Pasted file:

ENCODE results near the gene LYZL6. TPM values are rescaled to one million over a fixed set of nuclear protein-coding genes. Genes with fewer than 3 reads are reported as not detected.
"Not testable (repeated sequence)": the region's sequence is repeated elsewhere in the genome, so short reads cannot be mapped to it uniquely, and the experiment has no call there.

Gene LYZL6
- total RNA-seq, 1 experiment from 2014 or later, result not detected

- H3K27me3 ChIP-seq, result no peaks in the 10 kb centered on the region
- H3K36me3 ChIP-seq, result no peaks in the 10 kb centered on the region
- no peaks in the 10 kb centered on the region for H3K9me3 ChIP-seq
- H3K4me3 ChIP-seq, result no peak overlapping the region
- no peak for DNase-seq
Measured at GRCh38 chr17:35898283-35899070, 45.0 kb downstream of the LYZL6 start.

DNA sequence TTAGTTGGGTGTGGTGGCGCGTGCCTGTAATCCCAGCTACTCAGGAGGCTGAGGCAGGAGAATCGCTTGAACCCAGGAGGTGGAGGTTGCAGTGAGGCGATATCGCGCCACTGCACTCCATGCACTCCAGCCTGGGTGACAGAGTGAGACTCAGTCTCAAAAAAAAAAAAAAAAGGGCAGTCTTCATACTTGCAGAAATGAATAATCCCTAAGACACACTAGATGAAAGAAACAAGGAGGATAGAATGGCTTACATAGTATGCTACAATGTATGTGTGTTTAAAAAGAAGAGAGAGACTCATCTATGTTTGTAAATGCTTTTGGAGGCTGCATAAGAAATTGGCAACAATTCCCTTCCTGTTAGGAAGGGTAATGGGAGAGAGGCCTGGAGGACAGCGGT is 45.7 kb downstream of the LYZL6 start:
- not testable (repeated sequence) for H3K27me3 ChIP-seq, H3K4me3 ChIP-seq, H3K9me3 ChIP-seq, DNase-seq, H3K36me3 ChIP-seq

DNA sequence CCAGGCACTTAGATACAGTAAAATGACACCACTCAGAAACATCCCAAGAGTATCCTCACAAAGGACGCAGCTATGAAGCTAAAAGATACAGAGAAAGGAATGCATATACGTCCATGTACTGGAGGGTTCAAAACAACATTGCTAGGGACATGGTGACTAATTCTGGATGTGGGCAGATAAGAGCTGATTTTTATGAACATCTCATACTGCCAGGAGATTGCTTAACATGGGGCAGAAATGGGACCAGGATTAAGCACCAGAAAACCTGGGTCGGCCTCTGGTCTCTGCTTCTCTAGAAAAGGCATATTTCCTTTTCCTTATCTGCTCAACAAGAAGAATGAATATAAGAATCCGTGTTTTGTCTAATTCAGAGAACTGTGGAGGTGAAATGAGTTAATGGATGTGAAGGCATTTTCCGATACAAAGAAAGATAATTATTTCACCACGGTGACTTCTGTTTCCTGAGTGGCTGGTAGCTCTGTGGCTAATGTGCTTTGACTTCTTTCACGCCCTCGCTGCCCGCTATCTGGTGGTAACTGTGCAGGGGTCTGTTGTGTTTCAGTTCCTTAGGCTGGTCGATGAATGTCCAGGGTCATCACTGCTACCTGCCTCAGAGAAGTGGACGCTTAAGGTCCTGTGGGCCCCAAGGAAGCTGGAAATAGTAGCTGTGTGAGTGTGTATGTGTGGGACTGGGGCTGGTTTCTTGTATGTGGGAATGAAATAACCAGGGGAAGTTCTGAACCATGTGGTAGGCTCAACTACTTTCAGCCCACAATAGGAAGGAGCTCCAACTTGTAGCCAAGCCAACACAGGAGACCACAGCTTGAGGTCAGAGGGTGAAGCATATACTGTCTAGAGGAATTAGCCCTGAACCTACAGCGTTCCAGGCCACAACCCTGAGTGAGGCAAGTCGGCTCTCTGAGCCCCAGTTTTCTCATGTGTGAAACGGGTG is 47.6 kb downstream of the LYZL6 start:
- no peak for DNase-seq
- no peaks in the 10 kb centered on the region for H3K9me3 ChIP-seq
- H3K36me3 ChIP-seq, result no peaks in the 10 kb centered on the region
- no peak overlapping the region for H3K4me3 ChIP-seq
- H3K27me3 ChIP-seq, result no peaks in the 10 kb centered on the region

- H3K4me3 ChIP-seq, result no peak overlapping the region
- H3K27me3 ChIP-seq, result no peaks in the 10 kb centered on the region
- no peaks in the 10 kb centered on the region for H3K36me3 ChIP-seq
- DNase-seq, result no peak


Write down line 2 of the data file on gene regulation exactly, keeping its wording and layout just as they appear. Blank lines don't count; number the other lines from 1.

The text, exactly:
"Not testable (repeated sequence)": the region's sequence is repeated elsewhere in the genome, so short reads cannot be mapped to it uniquely, and the experiment has no call there.